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Wednesday, 27 May 2009

The Explosive Generation (1961)

Director: Buzz Kulik
Stars: William Shatner, Patty McCormack and Lee Kinsolving

I'm not going to even attempt to argue with modern culture's verdict on William Shatner's acting chops, but I'll stand up in public any time you like and defend his filmography as one of the most fascinating and daring of anyone in the book. I need to work through them all in order sometime and write a serious article about them: this is early in his career, over a decade before Star Trek and right after a couple of classical films you might be surprised to find the Shat in: Oedipus Rex and The Brothers Karamazov.

For those of you who only know him as Captain James T Kirk, take a quick look at his next five films: Judgment at Nuremberg, an IMDb Top 250 movie, no less; The Intruder, a Corman movie about racism shot guerilla style on the streets of the South; an American remake of Kurosawa's Rashomon called The Outrage; a horror movie called Incubus that may just be one of the most daring ever made given that it was shot in the artificial language of Esperanto; and a multiracial double role as the lead in White Comanche.

As you can imagine, none of these films are remotely like any of the others and this one follows that trend. You can imagine the style just from the title credits overlaying a high school basketball game: it's black and white with frozen screens and a bouncy jazz soundtrack, so it'll be hip, baby, hip. Sure enough, the Shat is the hippest teacher at school, Peter Gifford, who teaches social studies, or some sixties equivalent. But the film isn't the cheap teen drama it might appear: it's a serious attempt to talk through the changes that a new generation was bringing to America.

Now Mr Gifford is a sensitive soul who isn't too fond of the curriculum he's supposed to teach. He sees things like college entrance as only speaking to the future needs of his students, not their current ones. So he opens discussion with them about what issues they're dealing with as high school seniors, and sure enough, top of the list is sex, a contentious subject in school now but even more so in 1961. And there's something serious lying behind it all in the minds of the kids: four of the seniors in Mr Gifford's class had surreptitiously spent the night after the basketball game partying down at a beach house.

At this party things happened that aren't mentioned on screen but which are pretty clear to anyone except the most dense viewers. Yeah, those things. And through Mr Gifford's upcoming discussion, these things turn into a maelstrom. You see once sex is on the table, he has them write questions down, with complete anonymity, so that he can collate examples and use them for discussion the following week in class. But that single act starts toppling the dominoes until the surreptitious party becomes open, the kids' parents rant at the principal and Mr Gifford is suspended. However this isn't the end of the story, it's the beginning because the real story is about what these students do about it.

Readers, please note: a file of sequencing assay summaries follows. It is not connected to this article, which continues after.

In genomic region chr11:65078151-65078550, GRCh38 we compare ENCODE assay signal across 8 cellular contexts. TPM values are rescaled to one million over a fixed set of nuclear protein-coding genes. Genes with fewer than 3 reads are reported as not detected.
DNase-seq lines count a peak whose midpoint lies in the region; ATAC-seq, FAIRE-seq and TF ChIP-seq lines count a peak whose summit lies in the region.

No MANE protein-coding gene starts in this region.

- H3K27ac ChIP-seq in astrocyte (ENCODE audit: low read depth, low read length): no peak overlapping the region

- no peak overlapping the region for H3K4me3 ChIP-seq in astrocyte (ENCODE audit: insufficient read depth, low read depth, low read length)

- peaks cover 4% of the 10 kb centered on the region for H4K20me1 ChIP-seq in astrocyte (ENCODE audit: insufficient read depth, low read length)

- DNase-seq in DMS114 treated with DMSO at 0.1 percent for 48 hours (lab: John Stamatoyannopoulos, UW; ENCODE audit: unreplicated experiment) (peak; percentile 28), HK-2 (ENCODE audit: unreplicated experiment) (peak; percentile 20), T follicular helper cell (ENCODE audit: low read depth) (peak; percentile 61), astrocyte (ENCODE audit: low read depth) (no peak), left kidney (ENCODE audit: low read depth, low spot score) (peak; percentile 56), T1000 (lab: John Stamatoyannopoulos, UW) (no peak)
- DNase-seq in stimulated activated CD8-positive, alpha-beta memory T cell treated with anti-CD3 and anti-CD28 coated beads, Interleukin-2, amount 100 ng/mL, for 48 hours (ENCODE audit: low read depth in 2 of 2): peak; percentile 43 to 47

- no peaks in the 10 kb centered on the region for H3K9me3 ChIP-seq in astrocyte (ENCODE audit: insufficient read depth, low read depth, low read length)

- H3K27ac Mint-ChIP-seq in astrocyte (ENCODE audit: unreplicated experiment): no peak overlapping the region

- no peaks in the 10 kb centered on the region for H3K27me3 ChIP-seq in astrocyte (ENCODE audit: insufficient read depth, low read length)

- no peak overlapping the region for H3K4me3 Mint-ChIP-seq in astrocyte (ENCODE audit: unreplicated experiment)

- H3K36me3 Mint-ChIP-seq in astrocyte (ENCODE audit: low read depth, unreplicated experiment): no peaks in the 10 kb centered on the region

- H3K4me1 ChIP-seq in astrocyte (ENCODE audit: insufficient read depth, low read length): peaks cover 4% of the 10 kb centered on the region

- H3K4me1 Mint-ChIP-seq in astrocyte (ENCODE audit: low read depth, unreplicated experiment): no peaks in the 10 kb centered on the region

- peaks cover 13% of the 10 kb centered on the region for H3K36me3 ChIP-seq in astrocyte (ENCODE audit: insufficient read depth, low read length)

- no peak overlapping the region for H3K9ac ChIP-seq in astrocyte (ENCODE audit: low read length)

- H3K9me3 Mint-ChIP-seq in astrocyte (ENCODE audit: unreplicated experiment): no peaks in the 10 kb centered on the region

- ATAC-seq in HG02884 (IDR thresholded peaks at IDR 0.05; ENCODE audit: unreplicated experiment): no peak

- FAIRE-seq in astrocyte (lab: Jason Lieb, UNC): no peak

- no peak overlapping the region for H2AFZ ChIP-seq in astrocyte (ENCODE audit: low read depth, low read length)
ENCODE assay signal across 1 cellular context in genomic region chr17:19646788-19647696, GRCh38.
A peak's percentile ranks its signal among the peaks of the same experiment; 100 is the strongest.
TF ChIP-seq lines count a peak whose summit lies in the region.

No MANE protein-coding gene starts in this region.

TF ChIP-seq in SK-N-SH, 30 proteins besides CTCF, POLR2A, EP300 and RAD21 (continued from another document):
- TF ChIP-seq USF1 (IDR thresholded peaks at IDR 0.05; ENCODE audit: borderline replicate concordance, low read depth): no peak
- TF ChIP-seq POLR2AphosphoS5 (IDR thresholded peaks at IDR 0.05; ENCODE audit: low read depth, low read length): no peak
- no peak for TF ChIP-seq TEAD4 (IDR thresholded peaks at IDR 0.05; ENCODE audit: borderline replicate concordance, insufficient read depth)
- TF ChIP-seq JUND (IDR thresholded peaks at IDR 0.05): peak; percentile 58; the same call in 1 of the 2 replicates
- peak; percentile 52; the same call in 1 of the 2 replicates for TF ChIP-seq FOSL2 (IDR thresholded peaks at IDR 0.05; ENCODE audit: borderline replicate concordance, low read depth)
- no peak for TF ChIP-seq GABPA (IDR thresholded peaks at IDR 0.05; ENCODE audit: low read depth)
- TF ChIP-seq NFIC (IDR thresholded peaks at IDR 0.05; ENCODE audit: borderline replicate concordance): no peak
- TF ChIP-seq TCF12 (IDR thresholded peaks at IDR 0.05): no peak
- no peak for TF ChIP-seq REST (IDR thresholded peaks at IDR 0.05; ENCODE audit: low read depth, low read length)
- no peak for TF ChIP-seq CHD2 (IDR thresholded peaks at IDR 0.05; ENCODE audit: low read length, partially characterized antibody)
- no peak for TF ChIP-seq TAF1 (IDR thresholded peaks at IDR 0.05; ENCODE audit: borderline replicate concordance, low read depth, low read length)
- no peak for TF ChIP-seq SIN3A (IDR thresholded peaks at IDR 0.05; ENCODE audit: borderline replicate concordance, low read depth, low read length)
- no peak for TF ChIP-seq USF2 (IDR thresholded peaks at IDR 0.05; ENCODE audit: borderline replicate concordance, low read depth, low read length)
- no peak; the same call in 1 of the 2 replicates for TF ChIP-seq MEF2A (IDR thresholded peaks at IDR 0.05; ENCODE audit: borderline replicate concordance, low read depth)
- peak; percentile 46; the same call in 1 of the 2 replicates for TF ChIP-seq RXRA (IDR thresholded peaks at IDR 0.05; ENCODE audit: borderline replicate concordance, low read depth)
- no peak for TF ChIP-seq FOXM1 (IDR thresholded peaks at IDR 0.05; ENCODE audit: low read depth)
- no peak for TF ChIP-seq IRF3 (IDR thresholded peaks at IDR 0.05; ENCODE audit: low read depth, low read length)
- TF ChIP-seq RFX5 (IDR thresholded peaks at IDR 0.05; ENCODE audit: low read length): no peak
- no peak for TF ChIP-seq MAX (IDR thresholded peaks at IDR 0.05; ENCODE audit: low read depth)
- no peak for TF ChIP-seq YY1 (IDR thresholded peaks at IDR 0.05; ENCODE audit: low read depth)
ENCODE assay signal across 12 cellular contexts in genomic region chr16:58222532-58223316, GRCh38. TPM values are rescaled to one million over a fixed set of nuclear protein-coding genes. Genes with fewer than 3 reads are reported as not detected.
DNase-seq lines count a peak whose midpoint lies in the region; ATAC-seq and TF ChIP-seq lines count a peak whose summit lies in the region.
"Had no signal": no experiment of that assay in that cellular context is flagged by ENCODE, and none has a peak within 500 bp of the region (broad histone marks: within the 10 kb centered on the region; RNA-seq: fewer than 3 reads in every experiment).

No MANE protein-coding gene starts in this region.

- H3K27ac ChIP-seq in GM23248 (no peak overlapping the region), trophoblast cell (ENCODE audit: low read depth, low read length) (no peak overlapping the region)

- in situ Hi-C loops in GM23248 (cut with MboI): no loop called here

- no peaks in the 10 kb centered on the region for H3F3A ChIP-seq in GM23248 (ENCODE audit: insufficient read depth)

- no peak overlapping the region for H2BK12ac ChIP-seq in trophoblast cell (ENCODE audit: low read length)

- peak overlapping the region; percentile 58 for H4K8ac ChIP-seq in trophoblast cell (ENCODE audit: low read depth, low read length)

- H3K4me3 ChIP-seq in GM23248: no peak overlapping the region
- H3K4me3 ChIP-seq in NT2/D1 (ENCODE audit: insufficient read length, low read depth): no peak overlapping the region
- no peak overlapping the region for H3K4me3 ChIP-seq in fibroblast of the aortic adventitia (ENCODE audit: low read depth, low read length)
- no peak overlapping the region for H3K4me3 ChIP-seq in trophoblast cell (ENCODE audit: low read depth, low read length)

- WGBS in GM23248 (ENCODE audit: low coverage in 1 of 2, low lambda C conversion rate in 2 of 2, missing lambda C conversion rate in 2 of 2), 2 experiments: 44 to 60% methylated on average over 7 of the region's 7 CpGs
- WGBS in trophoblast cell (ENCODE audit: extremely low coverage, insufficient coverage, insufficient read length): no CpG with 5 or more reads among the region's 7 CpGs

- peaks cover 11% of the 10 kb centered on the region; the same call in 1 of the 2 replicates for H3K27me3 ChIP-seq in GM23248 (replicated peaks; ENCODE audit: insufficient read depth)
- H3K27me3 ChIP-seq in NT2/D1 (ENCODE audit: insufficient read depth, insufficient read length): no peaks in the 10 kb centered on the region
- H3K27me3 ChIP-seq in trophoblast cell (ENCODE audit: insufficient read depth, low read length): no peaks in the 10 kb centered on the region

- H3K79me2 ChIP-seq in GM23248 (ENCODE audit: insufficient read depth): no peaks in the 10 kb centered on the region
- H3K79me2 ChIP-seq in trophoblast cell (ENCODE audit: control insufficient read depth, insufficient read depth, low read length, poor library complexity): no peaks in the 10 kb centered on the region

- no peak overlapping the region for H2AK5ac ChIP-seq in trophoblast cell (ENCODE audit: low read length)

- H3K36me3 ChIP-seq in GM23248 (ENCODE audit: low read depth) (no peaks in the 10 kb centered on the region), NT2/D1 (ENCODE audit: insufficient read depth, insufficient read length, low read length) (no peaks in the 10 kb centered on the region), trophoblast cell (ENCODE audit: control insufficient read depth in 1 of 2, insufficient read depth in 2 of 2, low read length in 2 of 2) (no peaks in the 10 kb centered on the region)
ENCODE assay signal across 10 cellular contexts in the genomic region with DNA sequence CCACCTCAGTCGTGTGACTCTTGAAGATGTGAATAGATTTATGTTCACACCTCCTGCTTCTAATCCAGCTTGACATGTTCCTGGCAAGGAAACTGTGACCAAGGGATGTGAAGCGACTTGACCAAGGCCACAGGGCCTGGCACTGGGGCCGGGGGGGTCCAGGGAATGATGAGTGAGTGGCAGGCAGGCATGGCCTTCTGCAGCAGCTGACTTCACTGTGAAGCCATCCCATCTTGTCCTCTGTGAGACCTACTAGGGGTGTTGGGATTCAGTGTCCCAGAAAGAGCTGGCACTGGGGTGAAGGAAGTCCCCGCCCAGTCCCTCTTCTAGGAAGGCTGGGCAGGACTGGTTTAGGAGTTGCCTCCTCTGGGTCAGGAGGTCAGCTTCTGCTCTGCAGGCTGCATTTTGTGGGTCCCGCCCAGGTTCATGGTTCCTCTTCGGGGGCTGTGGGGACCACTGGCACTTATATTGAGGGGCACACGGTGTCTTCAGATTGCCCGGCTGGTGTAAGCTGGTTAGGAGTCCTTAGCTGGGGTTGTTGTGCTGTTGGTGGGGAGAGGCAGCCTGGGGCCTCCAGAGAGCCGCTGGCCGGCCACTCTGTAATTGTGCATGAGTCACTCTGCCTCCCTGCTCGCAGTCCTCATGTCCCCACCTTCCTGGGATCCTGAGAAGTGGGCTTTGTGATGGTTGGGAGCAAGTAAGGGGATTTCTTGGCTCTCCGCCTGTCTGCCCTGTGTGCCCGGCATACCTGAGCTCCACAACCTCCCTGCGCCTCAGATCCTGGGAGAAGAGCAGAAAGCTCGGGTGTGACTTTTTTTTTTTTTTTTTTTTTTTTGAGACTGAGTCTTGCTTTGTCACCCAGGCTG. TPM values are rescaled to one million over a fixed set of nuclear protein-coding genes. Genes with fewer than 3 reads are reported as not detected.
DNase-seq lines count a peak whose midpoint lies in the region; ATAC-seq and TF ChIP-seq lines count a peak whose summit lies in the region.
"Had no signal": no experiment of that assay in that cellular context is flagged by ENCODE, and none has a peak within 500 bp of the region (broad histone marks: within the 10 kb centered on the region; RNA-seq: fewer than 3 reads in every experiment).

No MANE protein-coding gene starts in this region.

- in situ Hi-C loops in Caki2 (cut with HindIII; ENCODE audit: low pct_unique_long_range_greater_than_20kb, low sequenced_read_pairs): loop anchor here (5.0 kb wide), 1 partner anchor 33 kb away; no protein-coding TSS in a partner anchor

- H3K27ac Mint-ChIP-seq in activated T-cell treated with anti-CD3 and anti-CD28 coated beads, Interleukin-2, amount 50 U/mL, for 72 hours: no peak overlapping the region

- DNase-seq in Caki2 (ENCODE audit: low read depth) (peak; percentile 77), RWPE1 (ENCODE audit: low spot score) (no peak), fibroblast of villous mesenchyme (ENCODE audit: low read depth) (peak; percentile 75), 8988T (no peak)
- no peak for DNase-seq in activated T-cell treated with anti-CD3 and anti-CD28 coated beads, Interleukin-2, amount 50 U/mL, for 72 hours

Beyond this film containing the worst example of the boom mike dropping into the screen I think I've ever seen, something that reoccurs from scene to scene, it's an eye opener. It sets up so many things that appear to be obvious, only to take a slightly different tack and keep our questions coming. It isn't a teen sex drama, it isn't even a sex education drama, it's about the birth of the protest age: how concepts like communication, solidarity, civil disobedience, silent protest and effective use of the media could be brought to bear to make a point and raise awareness of what they really want.

It's a surprising film, but one of the most surprising things is how little screen time the star gets. William Shatner is the catalyst for the film but he doesn't actually get to do a heck of a lot. Even Edward Platt seems to get more to do as the principal. Most obvious are the effective leaders of the student body: Janet and Dan, played by Patty McCormack and Lee Kinsolving respectively. McCormack was already well established through being the original evil movie child in The Bad Seed, but Kinsolving was both up and coming and at the end of his screen career. This was the third of his three films, as he moved instead to TV and quick retirement from the industry. He died at 36 in 1974.

The Explosive Generation certainly carries an impact but I think a second viewing would really be needed to judge it appropriately. Much of its success seems to come through the manipulation of our expectations, constantly surprising us as to where it's going. With foreknowledge of where it's going it may be much less successful. The second half is also much better than the first, as the communication and solidarity that's so in place at the end is utterly not there at the beginning. There's not a lot to take us believable from one extreme to the other, Dan's chauvinistic nature being quashed entirely and Janet's dad disappearing entirely from the story. Powerful and interesting, certainly, but perhaps not as great as it may seem when the end arrives.

2 comments:

Thankful Paul said...

Hello! :)

Bill Chapman said...

You mentioned Shatner and the "artificial language of Esperanto". I hope you'll allow me to say that Esperanto has become more than artificial. It is now the language of an international speech community. Take a look at www.esperanto.net